Justin Hodges: You brought up a few good examples, and there’s certainly an abundant amount of other examples, but some of the really common themes and use cases I can speak to briefly. You mentioned recommender systems with NX workflows being automated with some AI-based offerings to what the user would probably do next to automate some of those things. So, that can be pretty broadly applied to simulation irrespective of what you’re doing. Usually, simulation work requires some prep work, some actual setup, and then some post-processing, and things to be done there after the simulation is complete. So, any of those frequent and redundant type tasks that may be the same from design to design, those processes can be automated. And ultimately, a huge theme for value-add our customers are having is how fast pipelines can get done when they do their design work. So, automating those sorts of things allows people to be freed up and focus on other things, and in some cases, can make the processes go faster. That’s why I would say, category of the way that AI is being used today, and that we’re improving what’s available. Another would be along the same vein as far as time savings, but in this case, I always see a lot of simulations that are being done but some of them can be pretty simple — in terms of the outcome, it could be a smaller correlation that’s used; it could be a different set of equations that are a little bit filled with some assumptions, and that can give relatively good answers. So, some people are using Reduced-Order Models as a surrogate for their actual simulation. And one class of Reduced-Order Models is machine learning-based ROMs. So, people are actually taking some of their existing data and design work, and then compiling that to create a surrogate or ROM. And then, in that case, it saves the user quite a bit of time so they don’t have to do all of the expensive simulation all of the time because some of those cases can be easily predicted with these machine learning-based surrogates. So, those are some pretty common applications. And you touched on another one, too, that can come by basically synthesizing different types of data. In that case, you may have some real-time data or test data being fed back to the engineer to monitor the performance of a given device, which, keep in mind, could be quite a bit of data that’s disparse and in a really complex system, like a jet engine, where you may have hundreds of experimental measurements of temperature and pressure. These are complex patterns to relate all of that information in real-time to part safety, individual or the whole system safety, performance, things like that. So, there’s certainly anomaly detection, and you could say application machine learning and field-based problems as well. And that can be tied back to simulation depending on the problem, but that’s where you get into the fun problems where you synthesize different types of data into some common machine learning framework. So, there are a lot of options, but those are some popular ones.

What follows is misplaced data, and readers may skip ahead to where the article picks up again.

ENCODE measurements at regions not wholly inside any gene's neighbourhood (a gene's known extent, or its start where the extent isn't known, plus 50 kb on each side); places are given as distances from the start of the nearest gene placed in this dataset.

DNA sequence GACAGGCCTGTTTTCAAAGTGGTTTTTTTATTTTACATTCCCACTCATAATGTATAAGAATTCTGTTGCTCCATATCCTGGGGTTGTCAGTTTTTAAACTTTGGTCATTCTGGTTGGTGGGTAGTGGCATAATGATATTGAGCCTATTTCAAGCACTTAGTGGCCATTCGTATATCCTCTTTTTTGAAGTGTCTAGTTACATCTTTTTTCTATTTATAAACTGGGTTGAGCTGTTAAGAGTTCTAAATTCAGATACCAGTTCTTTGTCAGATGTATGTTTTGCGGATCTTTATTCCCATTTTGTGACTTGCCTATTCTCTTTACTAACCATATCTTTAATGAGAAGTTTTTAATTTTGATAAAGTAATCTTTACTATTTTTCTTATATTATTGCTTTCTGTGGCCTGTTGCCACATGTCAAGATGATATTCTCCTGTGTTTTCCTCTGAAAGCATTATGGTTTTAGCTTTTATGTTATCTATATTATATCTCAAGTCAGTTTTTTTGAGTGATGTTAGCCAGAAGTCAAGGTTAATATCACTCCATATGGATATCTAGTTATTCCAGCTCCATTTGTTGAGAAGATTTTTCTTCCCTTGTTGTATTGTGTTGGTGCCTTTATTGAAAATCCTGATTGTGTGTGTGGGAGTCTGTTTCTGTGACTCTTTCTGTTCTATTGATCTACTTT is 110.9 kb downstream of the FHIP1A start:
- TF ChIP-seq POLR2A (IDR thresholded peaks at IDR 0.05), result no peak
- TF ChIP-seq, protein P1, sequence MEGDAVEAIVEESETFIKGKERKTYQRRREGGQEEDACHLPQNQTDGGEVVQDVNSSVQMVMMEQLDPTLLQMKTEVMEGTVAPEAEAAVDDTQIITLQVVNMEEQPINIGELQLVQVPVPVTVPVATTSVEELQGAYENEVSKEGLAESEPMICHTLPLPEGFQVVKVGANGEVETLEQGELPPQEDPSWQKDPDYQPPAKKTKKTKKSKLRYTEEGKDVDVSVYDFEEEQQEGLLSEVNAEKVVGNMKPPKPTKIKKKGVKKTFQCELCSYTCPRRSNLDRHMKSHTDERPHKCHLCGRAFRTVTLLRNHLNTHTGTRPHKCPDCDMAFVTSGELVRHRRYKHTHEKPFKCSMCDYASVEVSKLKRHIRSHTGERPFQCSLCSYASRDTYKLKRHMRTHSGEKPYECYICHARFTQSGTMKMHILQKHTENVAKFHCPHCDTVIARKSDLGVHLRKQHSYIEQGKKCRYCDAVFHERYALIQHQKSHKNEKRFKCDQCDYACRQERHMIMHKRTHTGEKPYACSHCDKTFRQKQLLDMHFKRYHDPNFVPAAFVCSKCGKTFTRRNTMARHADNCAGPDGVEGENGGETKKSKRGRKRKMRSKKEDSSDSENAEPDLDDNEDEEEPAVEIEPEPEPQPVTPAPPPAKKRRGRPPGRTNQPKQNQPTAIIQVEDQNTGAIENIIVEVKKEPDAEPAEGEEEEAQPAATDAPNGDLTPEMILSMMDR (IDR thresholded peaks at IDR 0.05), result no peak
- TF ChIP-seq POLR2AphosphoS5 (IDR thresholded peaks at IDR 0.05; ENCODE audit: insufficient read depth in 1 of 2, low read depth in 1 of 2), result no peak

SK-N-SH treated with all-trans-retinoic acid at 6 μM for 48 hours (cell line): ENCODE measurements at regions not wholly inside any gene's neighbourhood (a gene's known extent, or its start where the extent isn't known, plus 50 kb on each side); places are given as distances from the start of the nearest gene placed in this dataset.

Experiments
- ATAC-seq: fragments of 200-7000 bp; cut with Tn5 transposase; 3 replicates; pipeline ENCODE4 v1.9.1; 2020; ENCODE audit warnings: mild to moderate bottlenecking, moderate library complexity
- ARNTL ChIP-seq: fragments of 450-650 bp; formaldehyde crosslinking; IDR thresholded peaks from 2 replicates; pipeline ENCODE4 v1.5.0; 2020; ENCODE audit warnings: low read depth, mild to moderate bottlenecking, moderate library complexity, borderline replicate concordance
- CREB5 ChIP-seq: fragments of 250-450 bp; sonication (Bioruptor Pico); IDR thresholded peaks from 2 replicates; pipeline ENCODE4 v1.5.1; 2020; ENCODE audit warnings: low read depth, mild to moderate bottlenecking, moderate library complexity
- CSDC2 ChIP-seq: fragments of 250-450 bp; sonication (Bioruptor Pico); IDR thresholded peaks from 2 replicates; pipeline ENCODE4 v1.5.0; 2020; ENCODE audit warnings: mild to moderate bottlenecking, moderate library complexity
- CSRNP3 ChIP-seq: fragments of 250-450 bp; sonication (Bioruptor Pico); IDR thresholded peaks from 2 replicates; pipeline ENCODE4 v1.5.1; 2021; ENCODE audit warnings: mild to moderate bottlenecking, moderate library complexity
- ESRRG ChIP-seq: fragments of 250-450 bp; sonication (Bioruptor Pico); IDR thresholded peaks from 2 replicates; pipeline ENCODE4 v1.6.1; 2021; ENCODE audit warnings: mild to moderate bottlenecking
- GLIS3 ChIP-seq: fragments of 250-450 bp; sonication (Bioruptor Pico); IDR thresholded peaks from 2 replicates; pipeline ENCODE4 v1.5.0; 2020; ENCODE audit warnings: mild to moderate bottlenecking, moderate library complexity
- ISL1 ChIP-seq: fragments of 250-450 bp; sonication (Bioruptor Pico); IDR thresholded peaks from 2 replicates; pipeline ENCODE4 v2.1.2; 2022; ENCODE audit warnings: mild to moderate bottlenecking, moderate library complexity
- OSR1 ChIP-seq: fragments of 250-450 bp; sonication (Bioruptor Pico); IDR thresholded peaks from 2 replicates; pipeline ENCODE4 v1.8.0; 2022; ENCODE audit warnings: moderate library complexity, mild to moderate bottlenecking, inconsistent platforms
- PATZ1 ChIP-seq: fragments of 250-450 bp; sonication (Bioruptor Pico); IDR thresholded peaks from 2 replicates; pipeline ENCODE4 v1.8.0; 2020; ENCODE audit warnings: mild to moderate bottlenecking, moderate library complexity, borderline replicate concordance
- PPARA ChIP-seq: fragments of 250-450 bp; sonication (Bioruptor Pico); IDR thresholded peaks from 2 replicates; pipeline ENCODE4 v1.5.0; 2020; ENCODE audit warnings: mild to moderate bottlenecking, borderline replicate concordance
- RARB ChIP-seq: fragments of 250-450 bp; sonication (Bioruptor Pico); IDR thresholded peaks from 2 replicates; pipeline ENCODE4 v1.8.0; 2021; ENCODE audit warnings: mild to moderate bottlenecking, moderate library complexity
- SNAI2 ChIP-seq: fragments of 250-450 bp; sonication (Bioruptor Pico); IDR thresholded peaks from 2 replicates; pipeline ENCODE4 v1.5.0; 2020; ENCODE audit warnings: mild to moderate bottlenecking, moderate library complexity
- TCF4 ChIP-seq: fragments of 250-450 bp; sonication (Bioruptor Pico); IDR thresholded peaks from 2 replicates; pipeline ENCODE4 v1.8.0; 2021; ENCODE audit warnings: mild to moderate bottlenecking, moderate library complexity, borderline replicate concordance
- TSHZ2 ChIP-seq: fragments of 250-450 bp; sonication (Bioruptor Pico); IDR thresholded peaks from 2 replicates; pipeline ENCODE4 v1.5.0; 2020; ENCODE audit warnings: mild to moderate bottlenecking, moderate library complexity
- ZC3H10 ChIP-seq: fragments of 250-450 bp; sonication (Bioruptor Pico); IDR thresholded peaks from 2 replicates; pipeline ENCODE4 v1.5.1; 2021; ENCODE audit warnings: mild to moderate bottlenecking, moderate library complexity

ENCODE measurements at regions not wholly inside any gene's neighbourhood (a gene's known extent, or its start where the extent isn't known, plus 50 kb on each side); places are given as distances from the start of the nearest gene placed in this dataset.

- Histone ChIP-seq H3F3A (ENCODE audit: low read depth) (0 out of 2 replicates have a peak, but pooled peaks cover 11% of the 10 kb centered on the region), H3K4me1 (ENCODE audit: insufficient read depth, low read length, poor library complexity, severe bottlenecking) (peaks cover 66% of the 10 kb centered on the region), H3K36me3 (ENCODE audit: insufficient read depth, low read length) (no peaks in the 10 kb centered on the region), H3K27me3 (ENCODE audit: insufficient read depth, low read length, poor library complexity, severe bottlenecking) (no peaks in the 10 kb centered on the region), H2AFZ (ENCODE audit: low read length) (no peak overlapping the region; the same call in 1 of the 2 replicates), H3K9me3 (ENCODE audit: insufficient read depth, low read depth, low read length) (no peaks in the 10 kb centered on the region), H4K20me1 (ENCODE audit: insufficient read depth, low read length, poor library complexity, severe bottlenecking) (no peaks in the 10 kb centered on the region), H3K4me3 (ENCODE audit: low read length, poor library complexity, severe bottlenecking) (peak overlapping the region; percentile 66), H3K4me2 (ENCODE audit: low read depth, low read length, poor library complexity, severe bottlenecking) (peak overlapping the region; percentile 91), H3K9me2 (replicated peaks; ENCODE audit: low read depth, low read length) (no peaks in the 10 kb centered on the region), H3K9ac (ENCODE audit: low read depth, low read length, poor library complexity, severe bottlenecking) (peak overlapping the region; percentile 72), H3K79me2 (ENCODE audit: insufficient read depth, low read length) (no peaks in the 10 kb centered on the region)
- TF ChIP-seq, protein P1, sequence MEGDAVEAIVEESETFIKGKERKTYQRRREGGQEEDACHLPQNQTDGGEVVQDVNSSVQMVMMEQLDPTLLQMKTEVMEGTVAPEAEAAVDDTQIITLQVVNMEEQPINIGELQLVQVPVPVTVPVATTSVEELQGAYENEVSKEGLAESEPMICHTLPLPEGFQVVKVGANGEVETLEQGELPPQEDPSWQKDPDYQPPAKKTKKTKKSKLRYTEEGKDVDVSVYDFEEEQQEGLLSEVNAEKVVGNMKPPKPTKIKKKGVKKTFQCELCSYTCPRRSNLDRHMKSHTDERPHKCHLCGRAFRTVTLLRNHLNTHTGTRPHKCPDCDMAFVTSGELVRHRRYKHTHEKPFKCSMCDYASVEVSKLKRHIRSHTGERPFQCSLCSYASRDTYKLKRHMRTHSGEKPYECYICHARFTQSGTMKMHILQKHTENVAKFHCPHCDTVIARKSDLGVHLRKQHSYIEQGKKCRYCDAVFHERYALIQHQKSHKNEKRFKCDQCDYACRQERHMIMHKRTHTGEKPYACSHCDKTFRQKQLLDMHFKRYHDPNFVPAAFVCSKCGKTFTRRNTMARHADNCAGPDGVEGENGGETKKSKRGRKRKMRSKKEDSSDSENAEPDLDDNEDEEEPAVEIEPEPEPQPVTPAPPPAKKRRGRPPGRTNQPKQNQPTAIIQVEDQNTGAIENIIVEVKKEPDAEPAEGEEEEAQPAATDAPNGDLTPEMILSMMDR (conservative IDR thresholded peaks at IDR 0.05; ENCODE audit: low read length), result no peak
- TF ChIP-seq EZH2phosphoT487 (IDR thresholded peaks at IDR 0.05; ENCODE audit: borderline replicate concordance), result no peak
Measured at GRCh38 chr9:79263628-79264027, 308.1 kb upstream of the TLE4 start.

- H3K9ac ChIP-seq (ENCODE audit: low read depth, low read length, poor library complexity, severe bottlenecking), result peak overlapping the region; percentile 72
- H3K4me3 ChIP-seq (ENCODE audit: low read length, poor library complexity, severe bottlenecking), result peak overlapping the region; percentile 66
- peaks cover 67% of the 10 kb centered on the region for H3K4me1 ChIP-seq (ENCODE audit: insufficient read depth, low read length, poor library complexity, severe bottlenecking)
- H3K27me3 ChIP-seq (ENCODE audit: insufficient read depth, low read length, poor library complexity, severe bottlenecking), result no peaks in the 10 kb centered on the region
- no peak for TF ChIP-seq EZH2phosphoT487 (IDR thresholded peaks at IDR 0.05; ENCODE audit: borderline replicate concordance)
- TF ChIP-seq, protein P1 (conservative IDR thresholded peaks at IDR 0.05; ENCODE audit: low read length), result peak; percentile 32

Chad Jackson: So, those are three really good applications in terms of helping you figure out what you want to do next: simplified Reduced-Order Models, as well as IoT data. Let’s talk about that second one real quick because that’s the one that I hear the most about in the industry, especially simulation, that you can take Reduced-Order Models, apply these algorithms, and then do a lot more with them. So, what would you say is the biggest advantage or benefit of applying that kind of approach with machine learning?